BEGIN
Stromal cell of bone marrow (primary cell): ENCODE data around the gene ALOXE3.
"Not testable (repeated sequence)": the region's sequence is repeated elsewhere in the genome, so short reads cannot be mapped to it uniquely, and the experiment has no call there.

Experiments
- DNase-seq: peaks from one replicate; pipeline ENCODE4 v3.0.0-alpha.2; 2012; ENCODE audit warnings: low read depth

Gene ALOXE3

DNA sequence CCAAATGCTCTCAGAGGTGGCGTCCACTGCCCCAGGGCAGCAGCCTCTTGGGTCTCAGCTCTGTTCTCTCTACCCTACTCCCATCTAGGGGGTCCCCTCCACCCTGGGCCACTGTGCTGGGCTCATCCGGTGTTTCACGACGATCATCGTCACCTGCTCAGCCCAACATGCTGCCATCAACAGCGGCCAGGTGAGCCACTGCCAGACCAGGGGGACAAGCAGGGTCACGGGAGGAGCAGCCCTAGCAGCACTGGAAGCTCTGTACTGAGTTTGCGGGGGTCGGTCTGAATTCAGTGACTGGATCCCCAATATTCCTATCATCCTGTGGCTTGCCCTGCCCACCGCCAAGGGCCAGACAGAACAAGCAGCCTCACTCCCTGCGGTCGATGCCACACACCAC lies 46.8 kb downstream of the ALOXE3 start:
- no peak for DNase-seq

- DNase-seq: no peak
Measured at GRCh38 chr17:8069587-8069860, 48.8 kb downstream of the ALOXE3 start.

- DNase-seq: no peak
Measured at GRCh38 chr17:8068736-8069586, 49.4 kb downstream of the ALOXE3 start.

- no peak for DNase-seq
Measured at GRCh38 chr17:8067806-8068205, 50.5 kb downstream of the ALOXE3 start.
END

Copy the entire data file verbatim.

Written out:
Stromal cell of bone marrow (primary cell): ENCODE data around the gene ALOXE3.
"Not testable (repeated sequence)": the region's sequence is repeated elsewhere in the genome, so short reads cannot be mapped to it uniquely, and the experiment has no call there.

Experiments
- DNase-seq: peaks from one replicate; pipeline ENCODE4 v3.0.0-alpha.2; 2012; ENCODE audit warnings: low read depth

Gene ALOXE3

DNA sequence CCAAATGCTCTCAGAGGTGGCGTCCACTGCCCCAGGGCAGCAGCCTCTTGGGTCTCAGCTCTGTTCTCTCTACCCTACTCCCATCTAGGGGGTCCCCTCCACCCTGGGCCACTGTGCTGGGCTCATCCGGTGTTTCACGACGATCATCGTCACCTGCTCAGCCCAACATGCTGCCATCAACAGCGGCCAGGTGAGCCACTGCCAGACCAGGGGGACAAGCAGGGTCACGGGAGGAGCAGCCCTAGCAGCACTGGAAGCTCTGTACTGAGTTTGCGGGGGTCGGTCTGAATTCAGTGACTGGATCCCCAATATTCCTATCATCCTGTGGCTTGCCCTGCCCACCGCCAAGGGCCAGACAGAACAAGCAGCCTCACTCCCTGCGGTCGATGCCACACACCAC lies 46.8 kb downstream of the ALOXE3 start:
- no peak for DNase-seq

- DNase-seq: no peak
Measured at GRCh38 chr17:8069587-8069860, 48.8 kb downstream of the ALOXE3 start.

- DNase-seq: no peak
Measured at GRCh38 chr17:8068736-8069586, 49.4 kb downstream of the ALOXE3 start.

- no peak for DNase-seq
Measured at GRCh38 chr17:8067806-8068205, 50.5 kb downstream of the ALOXE3 start.